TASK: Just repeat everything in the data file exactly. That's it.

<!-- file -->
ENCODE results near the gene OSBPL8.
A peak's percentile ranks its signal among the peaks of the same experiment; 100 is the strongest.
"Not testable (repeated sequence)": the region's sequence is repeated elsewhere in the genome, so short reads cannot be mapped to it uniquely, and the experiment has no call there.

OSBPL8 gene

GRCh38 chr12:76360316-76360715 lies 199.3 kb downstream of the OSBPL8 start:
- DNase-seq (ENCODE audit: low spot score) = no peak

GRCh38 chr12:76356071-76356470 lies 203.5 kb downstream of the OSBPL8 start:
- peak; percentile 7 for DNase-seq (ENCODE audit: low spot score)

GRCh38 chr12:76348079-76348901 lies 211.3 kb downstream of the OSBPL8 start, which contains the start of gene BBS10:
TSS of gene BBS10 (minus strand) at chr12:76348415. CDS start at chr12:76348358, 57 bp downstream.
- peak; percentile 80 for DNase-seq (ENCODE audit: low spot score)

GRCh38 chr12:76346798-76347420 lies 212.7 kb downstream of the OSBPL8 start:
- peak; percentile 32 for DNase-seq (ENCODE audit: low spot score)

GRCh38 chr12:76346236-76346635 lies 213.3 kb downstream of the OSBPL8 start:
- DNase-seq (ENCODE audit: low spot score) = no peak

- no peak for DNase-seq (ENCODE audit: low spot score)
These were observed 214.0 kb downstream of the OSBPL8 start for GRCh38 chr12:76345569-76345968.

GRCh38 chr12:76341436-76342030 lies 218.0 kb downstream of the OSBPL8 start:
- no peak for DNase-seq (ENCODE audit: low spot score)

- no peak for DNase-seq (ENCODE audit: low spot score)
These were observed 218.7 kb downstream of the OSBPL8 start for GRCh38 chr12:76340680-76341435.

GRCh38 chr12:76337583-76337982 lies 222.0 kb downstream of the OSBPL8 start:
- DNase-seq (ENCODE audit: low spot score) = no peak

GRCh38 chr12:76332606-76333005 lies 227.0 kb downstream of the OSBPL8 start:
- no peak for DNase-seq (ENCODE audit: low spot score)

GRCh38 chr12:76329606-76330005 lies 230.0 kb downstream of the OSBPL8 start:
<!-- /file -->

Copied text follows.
ENCODE results near the gene OSBPL8.
A peak's percentile ranks its signal among the peaks of the same experiment; 100 is the strongest.
"Not testable (repeated sequence)": the region's sequence is repeated elsewhere in the genome, so short reads cannot be mapped to it uniquely, and the experiment has no call there.

OSBPL8 gene

GRCh38 chr12:76360316-76360715 lies 199.3 kb downstream of the OSBPL8 start:
- DNase-seq (ENCODE audit: low spot score) = no peak

GRCh38 chr12:76356071-76356470 lies 203.5 kb downstream of the OSBPL8 start:
- peak; percentile 7 for DNase-seq (ENCODE audit: low spot score)

GRCh38 chr12:76348079-76348901 lies 211.3 kb downstream of the OSBPL8 start, which contains the start of gene BBS10:
TSS of gene BBS10 (minus strand) at chr12:76348415. CDS start at chr12:76348358, 57 bp downstream.
- peak; percentile 80 for DNase-seq (ENCODE audit: low spot score)

GRCh38 chr12:76346798-76347420 lies 212.7 kb downstream of the OSBPL8 start:
- peak; percentile 32 for DNase-seq (ENCODE audit: low spot score)

GRCh38 chr12:76346236-76346635 lies 213.3 kb downstream of the OSBPL8 start:
- DNase-seq (ENCODE audit: low spot score) = no peak

- no peak for DNase-seq (ENCODE audit: low spot score)
These were observed 214.0 kb downstream of the OSBPL8 start for GRCh38 chr12:76345569-76345968.

GRCh38 chr12:76341436-76342030 lies 218.0 kb downstream of the OSBPL8 start:
- no peak for DNase-seq (ENCODE audit: low spot score)

- no peak for DNase-seq (ENCODE audit: low spot score)
These were observed 218.7 kb downstream of the OSBPL8 start for GRCh38 chr12:76340680-76341435.

GRCh38 chr12:76337583-76337982 lies 222.0 kb downstream of the OSBPL8 start:
- DNase-seq (ENCODE audit: low spot score) = no peak

GRCh38 chr12:76332606-76333005 lies 227.0 kb downstream of the OSBPL8 start:
- no peak for DNase-seq (ENCODE audit: low spot score)

GRCh38 chr12:76329606-76330005 lies 230.0 kb downstream of the OSBPL8 start: